So why is it being included in this Bill?  It turns out that there is a need to comply with international requirements on this point by February 2009 and this is the only way that the provisions can be enacted in primary legislation in time.  That might be fair enough, but the need for these changes has been apparent for some time and it turns out that the Conservatives called for them four months ago. 

This is hardly going to make it easy for Paul Myners.  The only good news for him is that the Conservatives are unlikely  to vote against the amendments as they have been calling for them.  Yet, I can hear the we-told-you-so cries already and the question still has to be answered as to why the amendments weren’t put forward earlier.  Hardly the best way to support a new Minister.

Nov 5,2008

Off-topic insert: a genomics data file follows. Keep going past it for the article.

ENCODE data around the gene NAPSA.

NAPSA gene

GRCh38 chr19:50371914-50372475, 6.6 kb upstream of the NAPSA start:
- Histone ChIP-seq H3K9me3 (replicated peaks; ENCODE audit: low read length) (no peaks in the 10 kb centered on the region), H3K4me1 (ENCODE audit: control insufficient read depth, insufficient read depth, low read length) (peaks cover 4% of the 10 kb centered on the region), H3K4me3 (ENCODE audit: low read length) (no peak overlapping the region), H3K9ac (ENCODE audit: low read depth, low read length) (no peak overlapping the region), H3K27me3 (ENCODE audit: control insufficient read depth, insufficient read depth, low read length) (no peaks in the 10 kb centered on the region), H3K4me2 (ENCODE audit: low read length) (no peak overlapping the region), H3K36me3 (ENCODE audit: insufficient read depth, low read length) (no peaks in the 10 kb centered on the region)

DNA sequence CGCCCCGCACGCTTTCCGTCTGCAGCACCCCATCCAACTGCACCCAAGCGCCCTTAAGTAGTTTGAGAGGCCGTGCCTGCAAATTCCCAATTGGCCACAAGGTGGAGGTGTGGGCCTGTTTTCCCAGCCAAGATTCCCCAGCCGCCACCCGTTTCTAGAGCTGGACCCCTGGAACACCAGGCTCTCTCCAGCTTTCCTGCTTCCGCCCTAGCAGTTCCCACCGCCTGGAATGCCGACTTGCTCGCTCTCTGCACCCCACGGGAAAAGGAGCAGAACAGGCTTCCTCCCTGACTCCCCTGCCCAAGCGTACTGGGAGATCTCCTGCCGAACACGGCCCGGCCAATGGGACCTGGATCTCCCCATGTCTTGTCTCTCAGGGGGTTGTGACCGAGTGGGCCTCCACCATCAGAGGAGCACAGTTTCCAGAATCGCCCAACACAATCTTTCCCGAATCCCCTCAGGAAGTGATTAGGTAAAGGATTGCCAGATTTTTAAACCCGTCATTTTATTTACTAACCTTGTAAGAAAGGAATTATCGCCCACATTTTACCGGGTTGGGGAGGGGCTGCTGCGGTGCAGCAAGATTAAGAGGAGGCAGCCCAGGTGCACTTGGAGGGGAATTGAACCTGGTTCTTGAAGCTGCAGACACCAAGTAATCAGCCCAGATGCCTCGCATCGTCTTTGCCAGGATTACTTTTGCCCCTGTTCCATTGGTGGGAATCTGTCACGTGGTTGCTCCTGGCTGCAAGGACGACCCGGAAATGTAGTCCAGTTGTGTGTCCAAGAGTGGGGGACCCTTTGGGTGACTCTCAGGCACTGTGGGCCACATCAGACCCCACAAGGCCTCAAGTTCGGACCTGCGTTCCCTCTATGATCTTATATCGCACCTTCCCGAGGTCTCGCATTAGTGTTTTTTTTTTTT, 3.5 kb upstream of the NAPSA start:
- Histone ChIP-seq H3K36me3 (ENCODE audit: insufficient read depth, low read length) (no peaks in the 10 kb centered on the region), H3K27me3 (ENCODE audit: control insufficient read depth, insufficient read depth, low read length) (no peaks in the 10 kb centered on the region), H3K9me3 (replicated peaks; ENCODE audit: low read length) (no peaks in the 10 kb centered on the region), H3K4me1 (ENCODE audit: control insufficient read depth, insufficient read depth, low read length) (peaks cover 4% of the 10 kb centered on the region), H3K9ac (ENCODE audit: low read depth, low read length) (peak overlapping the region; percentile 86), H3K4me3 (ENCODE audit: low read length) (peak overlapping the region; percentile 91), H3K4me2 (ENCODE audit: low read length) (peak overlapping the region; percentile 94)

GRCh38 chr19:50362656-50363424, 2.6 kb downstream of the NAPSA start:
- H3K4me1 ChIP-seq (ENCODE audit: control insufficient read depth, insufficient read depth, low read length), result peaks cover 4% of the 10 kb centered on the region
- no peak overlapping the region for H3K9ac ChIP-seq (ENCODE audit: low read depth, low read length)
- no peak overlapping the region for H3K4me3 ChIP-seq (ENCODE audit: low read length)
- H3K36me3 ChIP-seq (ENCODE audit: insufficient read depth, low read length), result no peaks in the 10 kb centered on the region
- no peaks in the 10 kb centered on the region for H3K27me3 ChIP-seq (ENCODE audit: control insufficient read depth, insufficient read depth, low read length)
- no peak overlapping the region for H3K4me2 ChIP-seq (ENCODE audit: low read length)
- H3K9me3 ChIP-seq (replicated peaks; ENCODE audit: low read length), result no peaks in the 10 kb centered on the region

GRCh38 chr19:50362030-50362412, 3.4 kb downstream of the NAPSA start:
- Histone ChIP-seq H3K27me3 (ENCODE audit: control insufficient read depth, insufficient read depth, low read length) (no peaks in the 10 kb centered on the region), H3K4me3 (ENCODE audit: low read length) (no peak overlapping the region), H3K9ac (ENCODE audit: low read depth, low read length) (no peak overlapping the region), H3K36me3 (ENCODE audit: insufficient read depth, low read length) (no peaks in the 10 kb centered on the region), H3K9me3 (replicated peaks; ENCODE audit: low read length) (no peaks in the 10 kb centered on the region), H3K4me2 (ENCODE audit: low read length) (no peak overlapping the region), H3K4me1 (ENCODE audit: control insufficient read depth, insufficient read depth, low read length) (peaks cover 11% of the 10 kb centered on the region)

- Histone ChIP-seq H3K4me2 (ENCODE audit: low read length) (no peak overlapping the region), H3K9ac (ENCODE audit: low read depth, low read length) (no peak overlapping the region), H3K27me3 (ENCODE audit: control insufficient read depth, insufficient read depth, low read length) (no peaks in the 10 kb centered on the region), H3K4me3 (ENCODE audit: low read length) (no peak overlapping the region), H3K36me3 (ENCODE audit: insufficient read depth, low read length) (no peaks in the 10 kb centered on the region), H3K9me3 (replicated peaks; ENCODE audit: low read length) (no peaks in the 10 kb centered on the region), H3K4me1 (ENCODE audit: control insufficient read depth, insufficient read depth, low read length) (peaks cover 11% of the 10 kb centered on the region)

Last night saw that rare event a tied vote in the House of Lords.  The occasion was an amendment moved to the Counter-Terrorism Bill on the minutiae of the authorisations required by the police before they can question someone after they have been charged.  The vote was 130 in favour to 130 against and the amendment therefore fell (in accordance with Lords’ Standing Orders or for that matter Citrine’s “ABC of Chairmanship”).  After this period of high drama, the opposition parties clearly decided to take away their ball (there clearly were not quite enough of them about to defeat the Government) and said that it would not be possible to carry on and debate the final three amendments on the Bill as they had not had time to be briefed properly, so discussion had to stop at 7.30pm even though it had been scheduled to continue till 10,00pm.  It later transpired that the real reason is that they want to vote on one of the three amendments left over and would rather do so “in prime time” next Tuesday ….